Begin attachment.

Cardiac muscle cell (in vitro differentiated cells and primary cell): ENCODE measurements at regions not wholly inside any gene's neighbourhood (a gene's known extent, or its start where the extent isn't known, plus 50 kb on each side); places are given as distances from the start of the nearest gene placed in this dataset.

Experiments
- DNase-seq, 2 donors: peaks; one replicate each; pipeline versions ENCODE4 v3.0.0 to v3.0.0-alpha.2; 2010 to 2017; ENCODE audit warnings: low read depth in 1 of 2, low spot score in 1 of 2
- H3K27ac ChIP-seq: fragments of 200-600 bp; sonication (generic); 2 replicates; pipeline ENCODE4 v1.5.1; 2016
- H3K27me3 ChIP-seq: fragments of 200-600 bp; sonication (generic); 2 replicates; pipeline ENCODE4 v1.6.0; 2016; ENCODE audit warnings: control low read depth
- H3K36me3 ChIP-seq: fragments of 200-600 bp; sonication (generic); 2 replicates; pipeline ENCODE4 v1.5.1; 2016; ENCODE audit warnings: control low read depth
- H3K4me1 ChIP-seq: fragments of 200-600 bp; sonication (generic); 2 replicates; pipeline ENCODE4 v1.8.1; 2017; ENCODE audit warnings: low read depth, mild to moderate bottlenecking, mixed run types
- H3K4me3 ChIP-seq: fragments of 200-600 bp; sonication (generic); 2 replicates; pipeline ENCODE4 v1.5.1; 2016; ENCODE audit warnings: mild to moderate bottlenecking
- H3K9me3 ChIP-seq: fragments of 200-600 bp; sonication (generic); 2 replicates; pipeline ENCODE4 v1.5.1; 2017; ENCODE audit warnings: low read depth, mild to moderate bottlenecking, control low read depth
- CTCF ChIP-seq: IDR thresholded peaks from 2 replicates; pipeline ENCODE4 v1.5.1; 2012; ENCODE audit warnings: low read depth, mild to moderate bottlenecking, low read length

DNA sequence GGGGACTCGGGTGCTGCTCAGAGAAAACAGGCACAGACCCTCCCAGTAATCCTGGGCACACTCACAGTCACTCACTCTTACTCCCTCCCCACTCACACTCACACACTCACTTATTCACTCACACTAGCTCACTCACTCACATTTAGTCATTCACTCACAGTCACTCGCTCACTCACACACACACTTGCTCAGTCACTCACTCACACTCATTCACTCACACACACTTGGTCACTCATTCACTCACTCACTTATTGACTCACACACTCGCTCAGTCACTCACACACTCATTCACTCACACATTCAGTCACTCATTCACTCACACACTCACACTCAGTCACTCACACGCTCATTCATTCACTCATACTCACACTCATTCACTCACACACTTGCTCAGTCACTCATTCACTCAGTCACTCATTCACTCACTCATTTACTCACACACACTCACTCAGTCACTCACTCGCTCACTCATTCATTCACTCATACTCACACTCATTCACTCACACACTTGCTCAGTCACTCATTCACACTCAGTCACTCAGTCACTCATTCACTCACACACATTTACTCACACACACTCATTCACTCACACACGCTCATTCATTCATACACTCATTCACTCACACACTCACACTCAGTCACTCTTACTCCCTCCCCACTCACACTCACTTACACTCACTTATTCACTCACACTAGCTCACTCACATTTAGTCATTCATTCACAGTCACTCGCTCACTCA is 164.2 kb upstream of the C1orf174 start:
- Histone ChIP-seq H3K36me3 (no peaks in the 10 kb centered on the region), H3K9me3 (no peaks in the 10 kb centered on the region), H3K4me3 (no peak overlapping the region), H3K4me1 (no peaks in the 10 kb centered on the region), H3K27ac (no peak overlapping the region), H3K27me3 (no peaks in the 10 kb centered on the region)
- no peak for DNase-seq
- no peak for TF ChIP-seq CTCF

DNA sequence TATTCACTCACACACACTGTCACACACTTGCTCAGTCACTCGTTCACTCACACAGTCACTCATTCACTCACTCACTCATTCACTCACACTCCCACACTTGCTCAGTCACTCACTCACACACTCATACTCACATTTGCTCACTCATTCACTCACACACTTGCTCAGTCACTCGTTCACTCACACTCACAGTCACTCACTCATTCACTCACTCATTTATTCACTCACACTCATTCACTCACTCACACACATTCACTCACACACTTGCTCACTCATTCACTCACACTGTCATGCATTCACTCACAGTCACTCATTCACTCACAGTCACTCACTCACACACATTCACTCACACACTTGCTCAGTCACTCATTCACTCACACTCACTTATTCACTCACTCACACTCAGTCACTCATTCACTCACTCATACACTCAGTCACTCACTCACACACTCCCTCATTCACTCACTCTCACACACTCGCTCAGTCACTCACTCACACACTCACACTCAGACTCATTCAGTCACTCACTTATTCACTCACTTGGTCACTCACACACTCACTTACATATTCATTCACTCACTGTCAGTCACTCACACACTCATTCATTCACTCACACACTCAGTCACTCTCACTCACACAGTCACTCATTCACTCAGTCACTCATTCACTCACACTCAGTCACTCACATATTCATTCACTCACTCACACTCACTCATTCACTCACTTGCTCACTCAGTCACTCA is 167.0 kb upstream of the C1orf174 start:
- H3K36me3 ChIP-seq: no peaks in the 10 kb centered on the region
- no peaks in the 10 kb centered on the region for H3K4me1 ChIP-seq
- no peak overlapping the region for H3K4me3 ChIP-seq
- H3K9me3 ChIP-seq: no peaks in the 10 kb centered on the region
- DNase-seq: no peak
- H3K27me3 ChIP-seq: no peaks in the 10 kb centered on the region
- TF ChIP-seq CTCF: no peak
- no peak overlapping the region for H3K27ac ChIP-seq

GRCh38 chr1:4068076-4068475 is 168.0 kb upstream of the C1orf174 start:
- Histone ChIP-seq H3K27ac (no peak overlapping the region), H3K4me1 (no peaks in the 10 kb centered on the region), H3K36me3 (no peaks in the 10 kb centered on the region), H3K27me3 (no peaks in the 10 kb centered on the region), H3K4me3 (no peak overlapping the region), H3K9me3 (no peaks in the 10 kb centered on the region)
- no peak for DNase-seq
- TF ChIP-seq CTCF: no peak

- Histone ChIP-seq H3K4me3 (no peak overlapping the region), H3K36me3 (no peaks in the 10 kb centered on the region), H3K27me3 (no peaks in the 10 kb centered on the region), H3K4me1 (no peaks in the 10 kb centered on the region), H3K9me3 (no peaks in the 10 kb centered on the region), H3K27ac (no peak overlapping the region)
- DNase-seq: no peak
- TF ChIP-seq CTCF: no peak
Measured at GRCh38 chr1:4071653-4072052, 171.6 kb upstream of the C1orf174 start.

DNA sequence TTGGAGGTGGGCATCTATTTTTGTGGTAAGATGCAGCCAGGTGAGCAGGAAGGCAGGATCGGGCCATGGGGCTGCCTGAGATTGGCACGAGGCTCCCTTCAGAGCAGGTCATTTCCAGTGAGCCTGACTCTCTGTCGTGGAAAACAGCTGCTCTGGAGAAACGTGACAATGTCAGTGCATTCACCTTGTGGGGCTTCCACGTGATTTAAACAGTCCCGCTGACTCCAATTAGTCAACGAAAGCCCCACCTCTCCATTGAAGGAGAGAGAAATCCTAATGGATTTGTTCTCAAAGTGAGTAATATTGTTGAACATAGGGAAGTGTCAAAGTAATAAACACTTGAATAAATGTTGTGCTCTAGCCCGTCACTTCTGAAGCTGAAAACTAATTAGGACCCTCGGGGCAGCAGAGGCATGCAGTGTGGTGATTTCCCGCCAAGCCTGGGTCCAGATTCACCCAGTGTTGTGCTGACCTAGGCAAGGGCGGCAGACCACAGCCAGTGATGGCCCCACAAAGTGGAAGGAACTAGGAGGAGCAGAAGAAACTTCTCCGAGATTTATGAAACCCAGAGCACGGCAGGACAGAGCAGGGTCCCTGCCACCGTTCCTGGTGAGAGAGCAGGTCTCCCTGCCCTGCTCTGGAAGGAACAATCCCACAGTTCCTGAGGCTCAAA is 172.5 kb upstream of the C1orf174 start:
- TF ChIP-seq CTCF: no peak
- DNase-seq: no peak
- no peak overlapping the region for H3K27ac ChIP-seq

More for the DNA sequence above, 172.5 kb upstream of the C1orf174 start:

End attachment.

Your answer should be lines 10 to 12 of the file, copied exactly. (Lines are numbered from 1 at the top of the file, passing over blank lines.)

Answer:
- CTCF ChIP-seq: IDR thresholded peaks from 2 replicates; pipeline ENCODE4 v1.5.1; 2012; ENCODE audit warnings: low read depth, mild to moderate bottlenecking, low read length

DNA sequence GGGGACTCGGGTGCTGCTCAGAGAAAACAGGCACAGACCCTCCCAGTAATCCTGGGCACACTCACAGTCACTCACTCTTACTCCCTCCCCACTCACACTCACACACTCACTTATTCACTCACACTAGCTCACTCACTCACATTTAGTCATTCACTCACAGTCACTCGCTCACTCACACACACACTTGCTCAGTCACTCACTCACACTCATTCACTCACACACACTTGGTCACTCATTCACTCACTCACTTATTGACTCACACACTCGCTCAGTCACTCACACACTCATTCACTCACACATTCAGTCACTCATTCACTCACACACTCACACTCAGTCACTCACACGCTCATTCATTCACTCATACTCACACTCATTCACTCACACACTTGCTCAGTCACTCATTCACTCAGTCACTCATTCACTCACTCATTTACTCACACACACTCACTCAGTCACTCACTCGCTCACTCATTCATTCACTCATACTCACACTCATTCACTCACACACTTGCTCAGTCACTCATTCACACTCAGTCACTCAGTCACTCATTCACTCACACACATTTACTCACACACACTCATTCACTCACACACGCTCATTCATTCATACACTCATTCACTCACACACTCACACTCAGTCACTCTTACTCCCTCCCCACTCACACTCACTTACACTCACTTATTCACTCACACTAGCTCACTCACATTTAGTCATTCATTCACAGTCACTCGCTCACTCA is 164.2 kb upstream of the C1orf174 start:
- Histone ChIP-seq H3K36me3 (no peaks in the 10 kb centered on the region), H3K9me3 (no peaks in the 10 kb centered on the region), H3K4me3 (no peak overlapping the region), H3K4me1 (no peaks in the 10 kb centered on the region), H3K27ac (no peak overlapping the region), H3K27me3 (no peaks in the 10 kb centered on the region)